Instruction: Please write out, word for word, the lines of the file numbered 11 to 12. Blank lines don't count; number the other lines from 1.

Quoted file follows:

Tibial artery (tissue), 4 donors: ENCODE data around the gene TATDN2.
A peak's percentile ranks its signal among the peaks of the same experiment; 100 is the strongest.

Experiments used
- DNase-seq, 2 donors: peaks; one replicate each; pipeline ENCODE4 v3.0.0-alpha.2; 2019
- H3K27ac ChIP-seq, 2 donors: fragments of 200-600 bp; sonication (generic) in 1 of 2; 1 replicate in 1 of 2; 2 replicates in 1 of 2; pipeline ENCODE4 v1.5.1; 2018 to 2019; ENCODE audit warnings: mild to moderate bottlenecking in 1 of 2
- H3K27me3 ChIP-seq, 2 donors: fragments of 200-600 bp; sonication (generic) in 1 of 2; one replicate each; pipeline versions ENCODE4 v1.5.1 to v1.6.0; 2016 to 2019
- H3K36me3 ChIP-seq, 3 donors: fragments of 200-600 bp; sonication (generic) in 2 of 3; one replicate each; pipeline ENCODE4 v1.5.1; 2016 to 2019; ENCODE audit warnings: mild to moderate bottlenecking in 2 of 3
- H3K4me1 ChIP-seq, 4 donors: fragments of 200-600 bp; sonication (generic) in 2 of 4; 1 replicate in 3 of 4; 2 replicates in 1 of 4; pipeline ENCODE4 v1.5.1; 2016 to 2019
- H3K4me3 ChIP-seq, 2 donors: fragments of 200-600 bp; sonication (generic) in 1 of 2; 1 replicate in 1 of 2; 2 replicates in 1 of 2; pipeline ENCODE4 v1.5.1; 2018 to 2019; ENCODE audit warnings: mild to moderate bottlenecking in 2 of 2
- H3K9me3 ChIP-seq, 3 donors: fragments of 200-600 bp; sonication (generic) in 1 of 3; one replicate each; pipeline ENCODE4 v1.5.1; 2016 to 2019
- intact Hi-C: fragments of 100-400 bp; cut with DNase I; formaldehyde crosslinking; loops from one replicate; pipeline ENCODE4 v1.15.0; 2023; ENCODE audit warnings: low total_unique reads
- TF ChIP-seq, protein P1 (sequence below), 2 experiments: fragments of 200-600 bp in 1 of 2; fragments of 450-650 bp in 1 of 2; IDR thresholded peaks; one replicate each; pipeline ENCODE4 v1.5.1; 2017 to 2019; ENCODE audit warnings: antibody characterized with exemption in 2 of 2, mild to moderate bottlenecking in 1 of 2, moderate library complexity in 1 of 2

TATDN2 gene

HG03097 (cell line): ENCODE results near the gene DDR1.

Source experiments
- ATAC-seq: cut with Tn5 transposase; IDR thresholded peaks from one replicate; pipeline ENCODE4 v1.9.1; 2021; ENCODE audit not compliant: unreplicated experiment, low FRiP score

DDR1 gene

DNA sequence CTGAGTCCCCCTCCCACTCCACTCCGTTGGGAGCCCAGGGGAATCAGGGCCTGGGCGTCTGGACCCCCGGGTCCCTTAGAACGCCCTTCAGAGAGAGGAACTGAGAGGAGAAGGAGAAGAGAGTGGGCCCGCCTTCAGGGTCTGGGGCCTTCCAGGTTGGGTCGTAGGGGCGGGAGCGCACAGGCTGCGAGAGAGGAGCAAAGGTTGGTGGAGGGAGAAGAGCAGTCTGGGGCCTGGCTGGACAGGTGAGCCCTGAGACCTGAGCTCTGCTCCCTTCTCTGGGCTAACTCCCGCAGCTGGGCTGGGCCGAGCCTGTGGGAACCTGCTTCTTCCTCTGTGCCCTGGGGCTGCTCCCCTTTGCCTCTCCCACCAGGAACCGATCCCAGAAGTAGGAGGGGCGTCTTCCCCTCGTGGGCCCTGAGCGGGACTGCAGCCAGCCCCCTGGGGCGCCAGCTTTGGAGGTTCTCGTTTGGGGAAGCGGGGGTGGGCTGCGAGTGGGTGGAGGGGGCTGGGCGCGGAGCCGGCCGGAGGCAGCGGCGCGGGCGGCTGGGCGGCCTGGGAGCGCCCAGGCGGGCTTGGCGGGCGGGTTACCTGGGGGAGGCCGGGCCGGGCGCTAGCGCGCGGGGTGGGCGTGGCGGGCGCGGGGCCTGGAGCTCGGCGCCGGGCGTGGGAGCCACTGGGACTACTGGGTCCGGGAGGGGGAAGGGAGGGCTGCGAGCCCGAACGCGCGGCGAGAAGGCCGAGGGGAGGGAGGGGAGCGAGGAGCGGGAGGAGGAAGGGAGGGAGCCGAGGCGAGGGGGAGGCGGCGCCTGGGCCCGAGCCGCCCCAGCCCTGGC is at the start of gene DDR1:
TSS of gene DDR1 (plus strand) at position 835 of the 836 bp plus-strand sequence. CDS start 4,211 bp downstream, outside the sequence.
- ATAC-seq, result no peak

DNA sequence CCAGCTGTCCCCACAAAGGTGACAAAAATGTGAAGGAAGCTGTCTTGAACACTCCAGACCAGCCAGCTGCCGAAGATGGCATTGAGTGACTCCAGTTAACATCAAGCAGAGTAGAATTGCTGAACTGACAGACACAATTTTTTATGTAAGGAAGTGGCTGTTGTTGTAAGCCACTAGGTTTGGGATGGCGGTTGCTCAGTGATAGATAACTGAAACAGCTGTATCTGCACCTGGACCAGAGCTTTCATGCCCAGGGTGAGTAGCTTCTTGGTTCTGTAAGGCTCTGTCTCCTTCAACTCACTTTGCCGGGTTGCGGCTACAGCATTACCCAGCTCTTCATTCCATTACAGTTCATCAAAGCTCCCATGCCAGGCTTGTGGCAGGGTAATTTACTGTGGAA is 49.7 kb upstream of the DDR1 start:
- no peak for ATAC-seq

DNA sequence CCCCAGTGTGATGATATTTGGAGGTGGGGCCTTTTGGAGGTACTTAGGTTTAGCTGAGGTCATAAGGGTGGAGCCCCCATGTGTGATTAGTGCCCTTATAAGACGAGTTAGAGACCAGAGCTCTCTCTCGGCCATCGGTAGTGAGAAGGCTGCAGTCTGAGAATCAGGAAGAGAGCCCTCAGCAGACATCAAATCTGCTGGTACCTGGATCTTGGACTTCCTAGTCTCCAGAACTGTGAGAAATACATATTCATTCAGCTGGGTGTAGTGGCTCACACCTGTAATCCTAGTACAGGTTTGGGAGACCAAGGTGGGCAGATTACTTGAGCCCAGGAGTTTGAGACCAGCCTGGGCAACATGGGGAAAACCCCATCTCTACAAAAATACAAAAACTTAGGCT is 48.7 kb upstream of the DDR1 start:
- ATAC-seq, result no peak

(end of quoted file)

- intact Hi-C: fragments of 100-400 bp; cut with DNase I; formaldehyde crosslinking; loops from one replicate; pipeline ENCODE4 v1.15.0; 2023; ENCODE audit warnings: low total_unique reads
- TF ChIP-seq, protein P1 (sequence below), 2 experiments: fragments of 200-600 bp in 1 of 2; fragments of 450-650 bp in 1 of 2; IDR thresholded peaks; one replicate each; pipeline ENCODE4 v1.5.1; 2017 to 2019; ENCODE audit warnings: antibody characterized with exemption in 2 of 2, mild to moderate bottlenecking in 1 of 2, moderate library complexity in 1 of 2